Wednesday, March 10, 2004
POLK COUNTY -- Brian Hewitt wants to get ordinary people involved in the political process.
He sees his grass-roots candidacy for county commissioner as the perfect start.
Hewitt entered the race March 3. He changed his registration from independent to Republican.
Hewitt grows produce and raises paint horses on a family farm with his wife JoHanna. The couple have five children between 6 months and 13 years old.
As a commissioner, Hewitt said he would restore residents' trust in county government. "The citizens of Polk County deserve another option other than career politicians and lawyers to represent them," he said.
Hewitt wants to focus on how the county manages its water resources. "Every citizen in Polk County should have access to quality, affordable water."
Some people truck water to their homes, Hewitt said. "That's an outrage. We're not a third-world country."
Polk County's highways need serious attention, Hewitt said, particularly highways 99 and 22. Changes to those highways should be made delicately, he said.
Hewitt wants to balance the needs of industry; agriculture; city and county residents; fire, police and emergency medical service access to the highways.
If elected, Hewitt said he would reach out to county residents by having frequent and meaningful public meetings. He feels county officials should make more of an effort to reach out to residents when changes in a road or bridge affect them.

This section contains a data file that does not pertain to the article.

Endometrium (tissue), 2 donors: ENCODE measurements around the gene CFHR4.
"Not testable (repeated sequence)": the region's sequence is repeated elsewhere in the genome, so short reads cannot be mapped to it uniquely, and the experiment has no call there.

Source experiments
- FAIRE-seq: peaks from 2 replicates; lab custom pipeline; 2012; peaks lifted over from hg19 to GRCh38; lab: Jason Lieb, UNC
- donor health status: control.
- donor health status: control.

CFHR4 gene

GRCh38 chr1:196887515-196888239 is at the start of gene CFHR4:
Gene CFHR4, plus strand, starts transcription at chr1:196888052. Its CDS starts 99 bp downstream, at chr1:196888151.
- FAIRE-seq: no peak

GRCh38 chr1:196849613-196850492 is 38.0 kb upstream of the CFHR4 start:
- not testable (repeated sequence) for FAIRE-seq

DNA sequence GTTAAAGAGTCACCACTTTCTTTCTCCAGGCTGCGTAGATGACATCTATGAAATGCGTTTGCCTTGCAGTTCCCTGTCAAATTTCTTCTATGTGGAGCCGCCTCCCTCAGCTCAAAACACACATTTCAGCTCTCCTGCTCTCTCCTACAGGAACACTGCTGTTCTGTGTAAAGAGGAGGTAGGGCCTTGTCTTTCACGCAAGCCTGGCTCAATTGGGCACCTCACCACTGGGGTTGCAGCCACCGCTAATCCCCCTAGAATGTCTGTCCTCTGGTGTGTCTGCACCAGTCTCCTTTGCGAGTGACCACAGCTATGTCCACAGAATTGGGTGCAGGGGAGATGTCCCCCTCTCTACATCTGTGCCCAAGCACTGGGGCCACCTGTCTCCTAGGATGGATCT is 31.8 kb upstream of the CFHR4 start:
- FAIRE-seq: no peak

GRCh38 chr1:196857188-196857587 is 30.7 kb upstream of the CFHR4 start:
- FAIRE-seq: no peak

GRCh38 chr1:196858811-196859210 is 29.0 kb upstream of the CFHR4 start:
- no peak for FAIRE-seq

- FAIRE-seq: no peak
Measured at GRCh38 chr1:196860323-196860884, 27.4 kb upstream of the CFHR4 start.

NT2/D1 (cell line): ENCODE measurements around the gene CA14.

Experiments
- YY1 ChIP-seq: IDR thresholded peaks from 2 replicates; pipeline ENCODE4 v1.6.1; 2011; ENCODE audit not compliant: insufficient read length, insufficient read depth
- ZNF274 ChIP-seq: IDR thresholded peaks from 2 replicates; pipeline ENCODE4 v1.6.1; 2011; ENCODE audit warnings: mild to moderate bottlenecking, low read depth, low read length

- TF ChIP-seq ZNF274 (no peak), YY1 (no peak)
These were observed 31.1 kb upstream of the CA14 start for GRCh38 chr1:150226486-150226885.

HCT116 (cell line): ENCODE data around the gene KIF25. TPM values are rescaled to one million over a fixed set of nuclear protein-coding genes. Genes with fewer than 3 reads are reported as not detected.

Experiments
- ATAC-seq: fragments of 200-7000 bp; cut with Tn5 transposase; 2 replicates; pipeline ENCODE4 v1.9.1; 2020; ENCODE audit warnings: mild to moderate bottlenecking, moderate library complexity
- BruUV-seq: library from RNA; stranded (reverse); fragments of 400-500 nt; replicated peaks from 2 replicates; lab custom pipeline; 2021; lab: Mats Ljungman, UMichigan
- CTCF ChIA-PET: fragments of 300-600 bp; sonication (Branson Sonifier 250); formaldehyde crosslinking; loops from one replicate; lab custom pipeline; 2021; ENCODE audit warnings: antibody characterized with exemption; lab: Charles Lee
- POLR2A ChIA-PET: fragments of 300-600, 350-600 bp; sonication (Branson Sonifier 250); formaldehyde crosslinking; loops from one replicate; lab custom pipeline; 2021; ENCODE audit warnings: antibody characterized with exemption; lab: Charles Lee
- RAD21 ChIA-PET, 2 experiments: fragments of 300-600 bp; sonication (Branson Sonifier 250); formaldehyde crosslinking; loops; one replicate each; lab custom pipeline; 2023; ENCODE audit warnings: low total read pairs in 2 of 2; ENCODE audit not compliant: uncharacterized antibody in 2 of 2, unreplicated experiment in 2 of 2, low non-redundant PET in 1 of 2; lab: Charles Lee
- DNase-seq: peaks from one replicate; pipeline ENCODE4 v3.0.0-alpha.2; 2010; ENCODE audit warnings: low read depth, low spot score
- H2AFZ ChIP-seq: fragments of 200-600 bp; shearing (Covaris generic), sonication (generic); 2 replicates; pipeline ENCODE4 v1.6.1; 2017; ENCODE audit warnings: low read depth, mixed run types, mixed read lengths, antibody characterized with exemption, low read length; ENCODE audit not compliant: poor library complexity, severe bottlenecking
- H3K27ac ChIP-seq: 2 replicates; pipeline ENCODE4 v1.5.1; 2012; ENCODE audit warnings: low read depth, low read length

"People need to be informed and part of the process of making decisions."
Hewitt considers himself a straight shooter. "My campaign is grass-roots and I have no political agenda or special interest groups to represent," he said.
"I don't have my personal ax to grind and I ain't politically correct."
Although he has never held political office, Hewitt feels his life and business experience prepare him for a job as county commissioner. He said his farm operates without debt or farm welfare.
"I understand what it takes to make something run and operate in the black."
Solving the county's problems takes more than politics, Hewitt said. It requires every group of people in Polk County.
"We're like men and women in a sinking boat," he said.
"The answer is not to cannibalize people or push people over, but to work together as a community, repair the boat as a community and continue the journey we're on."